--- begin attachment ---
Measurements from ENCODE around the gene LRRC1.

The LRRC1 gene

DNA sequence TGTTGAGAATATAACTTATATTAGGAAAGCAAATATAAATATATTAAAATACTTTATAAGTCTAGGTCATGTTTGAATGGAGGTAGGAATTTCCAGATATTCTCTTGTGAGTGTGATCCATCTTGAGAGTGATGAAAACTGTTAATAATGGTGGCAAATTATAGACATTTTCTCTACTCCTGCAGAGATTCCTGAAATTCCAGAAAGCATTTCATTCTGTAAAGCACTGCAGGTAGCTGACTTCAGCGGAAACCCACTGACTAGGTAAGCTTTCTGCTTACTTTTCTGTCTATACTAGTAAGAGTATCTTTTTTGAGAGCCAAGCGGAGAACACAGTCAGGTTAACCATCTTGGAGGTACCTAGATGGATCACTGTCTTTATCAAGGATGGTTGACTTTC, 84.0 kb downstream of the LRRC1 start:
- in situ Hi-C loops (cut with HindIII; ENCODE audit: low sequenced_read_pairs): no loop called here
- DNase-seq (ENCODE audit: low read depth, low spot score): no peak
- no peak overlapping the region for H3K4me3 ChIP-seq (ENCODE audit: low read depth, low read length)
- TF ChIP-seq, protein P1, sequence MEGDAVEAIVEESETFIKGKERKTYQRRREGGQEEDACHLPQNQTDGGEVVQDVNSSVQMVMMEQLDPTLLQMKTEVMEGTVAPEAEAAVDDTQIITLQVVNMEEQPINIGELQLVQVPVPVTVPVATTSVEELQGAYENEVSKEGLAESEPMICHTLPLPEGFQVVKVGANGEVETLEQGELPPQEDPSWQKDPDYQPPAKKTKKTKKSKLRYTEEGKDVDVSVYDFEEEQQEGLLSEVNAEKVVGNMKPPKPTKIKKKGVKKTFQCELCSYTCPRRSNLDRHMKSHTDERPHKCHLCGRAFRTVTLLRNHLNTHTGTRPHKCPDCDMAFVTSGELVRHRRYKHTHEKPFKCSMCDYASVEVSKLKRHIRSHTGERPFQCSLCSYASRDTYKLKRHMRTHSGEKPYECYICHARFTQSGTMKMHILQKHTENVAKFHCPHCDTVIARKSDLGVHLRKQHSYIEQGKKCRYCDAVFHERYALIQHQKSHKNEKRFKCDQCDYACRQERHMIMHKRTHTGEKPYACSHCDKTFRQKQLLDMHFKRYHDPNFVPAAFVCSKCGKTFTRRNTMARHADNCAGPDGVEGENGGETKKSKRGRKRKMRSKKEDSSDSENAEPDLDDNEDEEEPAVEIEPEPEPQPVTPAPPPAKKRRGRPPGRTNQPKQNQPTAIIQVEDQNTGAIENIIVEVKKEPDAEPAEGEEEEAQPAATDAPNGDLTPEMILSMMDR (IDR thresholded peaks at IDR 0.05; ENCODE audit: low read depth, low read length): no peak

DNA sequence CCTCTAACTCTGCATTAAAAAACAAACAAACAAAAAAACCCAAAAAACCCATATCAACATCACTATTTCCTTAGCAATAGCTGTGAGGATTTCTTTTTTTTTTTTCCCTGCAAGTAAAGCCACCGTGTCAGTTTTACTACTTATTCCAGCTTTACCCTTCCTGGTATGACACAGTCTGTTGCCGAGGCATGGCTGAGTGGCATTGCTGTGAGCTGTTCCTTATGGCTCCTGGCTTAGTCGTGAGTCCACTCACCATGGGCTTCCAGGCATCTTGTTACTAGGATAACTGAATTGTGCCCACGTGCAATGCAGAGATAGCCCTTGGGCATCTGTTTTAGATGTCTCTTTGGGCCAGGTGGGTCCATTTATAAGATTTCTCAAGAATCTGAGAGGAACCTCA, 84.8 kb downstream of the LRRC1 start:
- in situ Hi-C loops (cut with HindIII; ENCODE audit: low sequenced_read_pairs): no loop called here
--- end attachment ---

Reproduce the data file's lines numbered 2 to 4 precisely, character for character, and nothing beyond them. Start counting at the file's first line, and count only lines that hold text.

The LRRC1 gene

DNA sequence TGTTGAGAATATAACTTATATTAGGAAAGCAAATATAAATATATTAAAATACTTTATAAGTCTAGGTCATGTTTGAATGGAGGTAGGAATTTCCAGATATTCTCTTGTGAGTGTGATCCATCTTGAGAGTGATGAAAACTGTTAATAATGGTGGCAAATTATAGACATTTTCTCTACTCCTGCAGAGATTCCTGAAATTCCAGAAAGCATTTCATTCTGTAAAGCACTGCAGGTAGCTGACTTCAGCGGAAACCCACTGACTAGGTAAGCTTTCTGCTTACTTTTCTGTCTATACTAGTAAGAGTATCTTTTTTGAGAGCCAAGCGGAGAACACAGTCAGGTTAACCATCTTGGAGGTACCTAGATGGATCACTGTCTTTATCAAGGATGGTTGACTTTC, 84.0 kb downstream of the LRRC1 start:
- in situ Hi-C loops (cut with HindIII; ENCODE audit: low sequenced_read_pairs): no loop called here